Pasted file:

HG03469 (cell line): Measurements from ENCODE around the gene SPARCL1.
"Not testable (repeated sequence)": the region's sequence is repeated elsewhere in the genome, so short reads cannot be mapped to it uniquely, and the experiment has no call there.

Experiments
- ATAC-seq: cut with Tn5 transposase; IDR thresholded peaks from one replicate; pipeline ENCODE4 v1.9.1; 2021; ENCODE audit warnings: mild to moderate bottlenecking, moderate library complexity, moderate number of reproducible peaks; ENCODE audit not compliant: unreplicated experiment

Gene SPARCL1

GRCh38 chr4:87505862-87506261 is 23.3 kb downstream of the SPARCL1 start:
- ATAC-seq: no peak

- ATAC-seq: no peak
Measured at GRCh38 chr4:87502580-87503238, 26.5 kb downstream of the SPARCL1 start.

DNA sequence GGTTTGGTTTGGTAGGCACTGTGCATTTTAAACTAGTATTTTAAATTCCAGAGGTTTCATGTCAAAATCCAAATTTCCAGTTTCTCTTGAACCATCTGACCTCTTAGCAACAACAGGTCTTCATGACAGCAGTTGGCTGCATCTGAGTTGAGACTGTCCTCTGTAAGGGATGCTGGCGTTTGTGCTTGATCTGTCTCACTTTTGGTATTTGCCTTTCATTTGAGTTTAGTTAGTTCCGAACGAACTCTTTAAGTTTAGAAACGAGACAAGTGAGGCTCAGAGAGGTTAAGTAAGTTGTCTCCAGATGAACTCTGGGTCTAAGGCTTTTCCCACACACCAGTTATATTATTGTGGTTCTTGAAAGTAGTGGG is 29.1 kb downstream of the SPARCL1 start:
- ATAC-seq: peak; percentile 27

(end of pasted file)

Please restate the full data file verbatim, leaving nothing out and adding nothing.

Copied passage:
HG03469 (cell line): Measurements from ENCODE around the gene SPARCL1.
"Not testable (repeated sequence)": the region's sequence is repeated elsewhere in the genome, so short reads cannot be mapped to it uniquely, and the experiment has no call there.

Experiments
- ATAC-seq: cut with Tn5 transposase; IDR thresholded peaks from one replicate; pipeline ENCODE4 v1.9.1; 2021; ENCODE audit warnings: mild to moderate bottlenecking, moderate library complexity, moderate number of reproducible peaks; ENCODE audit not compliant: unreplicated experiment

Gene SPARCL1

GRCh38 chr4:87505862-87506261 is 23.3 kb downstream of the SPARCL1 start:
- ATAC-seq: no peak

- ATAC-seq: no peak
Measured at GRCh38 chr4:87502580-87503238, 26.5 kb downstream of the SPARCL1 start.

DNA sequence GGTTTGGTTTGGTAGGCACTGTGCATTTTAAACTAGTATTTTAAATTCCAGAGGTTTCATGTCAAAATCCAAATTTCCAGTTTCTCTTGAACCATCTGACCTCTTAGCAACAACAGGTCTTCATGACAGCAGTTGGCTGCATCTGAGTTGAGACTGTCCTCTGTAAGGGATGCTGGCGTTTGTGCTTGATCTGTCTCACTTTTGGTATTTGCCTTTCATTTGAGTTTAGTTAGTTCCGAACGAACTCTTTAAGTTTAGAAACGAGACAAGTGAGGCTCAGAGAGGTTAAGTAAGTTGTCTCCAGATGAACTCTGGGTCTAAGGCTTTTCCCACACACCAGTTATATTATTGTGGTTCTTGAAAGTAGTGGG is 29.1 kb downstream of the SPARCL1 start:
- ATAC-seq: peak; percentile 27